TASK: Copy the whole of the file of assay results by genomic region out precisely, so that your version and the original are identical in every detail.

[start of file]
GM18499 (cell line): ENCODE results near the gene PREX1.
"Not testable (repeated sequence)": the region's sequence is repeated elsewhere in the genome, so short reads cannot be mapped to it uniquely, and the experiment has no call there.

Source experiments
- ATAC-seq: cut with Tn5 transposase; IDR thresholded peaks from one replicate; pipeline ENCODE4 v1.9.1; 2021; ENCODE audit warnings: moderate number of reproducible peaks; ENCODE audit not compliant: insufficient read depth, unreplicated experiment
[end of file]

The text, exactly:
GM18499 (cell line): ENCODE results near the gene PREX1.
"Not testable (repeated sequence)": the region's sequence is repeated elsewhere in the genome, so short reads cannot be mapped to it uniquely, and the experiment has no call there.

Source experiments
- ATAC-seq: cut with Tn5 transposase; IDR thresholded peaks from one replicate; pipeline ENCODE4 v1.9.1; 2021; ENCODE audit warnings: moderate number of reproducible peaks; ENCODE audit not compliant: insufficient read depth, unreplicated experiment